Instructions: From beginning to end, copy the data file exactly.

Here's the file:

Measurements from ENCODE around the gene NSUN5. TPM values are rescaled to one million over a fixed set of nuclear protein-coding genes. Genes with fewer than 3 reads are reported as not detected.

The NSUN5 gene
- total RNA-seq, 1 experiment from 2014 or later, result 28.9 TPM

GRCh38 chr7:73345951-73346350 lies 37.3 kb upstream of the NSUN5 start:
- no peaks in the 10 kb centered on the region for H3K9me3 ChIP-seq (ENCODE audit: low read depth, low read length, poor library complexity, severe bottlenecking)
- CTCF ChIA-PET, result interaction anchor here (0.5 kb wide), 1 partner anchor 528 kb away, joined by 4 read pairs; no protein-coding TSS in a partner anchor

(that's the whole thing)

Measurements from ENCODE around the gene NSUN5. TPM values are rescaled to one million over a fixed set of nuclear protein-coding genes. Genes with fewer than 3 reads are reported as not detected.

The NSUN5 gene
- total RNA-seq, 1 experiment from 2014 or later, result 28.9 TPM

GRCh38 chr7:73345951-73346350 lies 37.3 kb upstream of the NSUN5 start:
- no peaks in the 10 kb centered on the region for H3K9me3 ChIP-seq (ENCODE audit: low read depth, low read length, poor library complexity, severe bottlenecking)
- CTCF ChIA-PET, result interaction anchor here (0.5 kb wide), 1 partner anchor 528 kb away, joined by 4 read pairs; no protein-coding TSS in a partner anchor